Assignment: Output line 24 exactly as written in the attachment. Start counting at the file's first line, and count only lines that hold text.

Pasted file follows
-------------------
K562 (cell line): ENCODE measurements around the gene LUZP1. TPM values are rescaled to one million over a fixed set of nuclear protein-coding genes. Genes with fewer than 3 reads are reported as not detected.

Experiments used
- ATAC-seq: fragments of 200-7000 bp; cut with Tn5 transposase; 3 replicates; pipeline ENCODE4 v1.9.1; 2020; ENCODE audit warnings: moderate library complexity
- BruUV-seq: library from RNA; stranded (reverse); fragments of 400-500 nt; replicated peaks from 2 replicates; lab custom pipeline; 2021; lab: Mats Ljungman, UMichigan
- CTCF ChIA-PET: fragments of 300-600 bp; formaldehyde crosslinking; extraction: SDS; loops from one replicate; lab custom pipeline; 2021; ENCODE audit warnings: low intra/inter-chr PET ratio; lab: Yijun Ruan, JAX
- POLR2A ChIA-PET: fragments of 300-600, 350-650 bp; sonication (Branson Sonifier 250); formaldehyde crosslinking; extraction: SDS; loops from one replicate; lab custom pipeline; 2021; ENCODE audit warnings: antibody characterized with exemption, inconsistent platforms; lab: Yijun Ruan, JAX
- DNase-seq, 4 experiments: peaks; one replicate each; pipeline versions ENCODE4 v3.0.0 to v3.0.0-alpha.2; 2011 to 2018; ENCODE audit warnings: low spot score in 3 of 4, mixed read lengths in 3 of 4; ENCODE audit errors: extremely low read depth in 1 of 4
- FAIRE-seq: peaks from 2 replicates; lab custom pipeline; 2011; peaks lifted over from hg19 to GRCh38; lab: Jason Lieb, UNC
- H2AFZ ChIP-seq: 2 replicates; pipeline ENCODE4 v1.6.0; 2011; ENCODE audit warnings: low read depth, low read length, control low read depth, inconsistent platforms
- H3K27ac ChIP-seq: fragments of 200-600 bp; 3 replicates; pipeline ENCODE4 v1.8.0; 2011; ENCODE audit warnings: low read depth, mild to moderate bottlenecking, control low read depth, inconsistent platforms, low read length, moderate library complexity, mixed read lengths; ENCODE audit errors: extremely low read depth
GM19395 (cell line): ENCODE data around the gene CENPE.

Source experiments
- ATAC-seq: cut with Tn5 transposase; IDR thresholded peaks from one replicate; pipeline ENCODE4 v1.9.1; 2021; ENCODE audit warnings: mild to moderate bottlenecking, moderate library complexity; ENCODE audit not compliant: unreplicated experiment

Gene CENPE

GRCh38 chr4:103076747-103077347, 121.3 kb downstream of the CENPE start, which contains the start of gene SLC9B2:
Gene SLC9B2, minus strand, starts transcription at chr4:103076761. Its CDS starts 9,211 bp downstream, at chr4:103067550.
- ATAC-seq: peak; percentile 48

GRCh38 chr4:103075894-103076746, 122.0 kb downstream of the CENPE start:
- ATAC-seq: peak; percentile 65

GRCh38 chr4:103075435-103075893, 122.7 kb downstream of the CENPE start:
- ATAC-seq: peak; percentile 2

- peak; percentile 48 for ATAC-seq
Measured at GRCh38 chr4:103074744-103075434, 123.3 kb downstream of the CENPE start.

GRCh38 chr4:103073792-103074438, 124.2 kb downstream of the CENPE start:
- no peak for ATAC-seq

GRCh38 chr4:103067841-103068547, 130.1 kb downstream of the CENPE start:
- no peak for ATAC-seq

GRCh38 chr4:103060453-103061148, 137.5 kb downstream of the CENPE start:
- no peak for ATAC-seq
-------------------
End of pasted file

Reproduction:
GRCh38 chr4:103073792-103074438, 124.2 kb downstream of the CENPE start: